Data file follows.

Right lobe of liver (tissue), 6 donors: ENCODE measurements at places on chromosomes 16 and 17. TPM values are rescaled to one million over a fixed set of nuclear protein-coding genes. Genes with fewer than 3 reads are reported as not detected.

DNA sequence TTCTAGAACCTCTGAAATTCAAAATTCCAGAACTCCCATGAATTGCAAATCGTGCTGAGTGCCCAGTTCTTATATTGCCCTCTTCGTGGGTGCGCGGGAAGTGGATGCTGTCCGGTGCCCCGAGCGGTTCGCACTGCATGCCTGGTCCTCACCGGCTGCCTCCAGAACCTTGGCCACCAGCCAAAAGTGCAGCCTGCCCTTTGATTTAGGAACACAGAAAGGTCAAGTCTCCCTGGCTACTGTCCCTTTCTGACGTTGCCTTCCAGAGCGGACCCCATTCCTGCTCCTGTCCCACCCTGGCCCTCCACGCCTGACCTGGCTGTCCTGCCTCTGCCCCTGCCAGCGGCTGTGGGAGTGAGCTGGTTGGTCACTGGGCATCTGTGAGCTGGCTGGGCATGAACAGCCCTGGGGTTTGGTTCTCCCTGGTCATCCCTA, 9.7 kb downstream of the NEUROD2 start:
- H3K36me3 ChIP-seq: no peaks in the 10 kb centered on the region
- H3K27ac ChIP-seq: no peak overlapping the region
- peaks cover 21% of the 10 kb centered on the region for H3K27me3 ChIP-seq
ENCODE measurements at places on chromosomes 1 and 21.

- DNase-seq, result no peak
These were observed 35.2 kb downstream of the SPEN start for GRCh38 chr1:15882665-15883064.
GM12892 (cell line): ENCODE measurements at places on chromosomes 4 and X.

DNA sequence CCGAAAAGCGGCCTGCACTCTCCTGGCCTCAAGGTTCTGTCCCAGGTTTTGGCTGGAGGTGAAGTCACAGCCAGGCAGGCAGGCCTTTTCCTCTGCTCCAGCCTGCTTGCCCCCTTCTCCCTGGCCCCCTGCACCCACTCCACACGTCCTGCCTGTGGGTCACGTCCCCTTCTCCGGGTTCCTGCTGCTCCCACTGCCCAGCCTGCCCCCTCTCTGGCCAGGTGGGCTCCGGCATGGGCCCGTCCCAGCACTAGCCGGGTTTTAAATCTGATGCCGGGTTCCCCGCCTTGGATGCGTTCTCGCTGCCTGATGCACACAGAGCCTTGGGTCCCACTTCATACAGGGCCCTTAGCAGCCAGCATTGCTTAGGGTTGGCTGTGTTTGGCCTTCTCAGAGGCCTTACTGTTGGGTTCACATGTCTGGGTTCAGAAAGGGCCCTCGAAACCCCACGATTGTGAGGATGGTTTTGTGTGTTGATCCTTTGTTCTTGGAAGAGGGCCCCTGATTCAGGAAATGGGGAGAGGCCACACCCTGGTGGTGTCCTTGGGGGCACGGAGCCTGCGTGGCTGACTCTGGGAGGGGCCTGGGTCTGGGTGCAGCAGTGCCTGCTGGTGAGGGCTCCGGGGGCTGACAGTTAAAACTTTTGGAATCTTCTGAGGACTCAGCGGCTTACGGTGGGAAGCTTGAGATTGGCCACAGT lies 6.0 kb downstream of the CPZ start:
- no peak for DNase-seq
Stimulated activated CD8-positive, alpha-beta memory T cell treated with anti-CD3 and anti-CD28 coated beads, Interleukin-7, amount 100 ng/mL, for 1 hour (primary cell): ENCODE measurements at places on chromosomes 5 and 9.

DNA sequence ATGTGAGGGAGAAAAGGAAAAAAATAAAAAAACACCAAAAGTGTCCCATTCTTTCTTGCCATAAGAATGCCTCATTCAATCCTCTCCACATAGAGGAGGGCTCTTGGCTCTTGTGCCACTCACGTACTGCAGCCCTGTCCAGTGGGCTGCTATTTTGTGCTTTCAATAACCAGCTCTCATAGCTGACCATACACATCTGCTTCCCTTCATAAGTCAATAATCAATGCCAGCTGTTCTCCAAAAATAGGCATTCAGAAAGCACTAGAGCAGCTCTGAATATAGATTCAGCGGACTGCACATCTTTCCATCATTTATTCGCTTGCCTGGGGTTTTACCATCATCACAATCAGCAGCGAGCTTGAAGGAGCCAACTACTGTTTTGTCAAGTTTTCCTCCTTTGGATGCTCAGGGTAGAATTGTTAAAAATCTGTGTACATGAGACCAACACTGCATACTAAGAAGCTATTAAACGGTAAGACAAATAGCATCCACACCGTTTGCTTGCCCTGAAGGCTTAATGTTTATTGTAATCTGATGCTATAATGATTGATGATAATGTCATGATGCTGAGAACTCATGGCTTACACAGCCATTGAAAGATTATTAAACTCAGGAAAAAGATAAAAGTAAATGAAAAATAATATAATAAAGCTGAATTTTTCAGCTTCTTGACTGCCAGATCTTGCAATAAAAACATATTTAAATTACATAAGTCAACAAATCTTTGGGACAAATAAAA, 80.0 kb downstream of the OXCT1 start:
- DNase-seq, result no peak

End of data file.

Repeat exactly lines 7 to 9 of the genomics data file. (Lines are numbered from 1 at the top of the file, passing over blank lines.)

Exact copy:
- DNase-seq, result no peak
These were observed 35.2 kb downstream of the SPEN start for GRCh38 chr1:15882665-15883064.
GM12892 (cell line): ENCODE measurements at places on chromosomes 4 and X.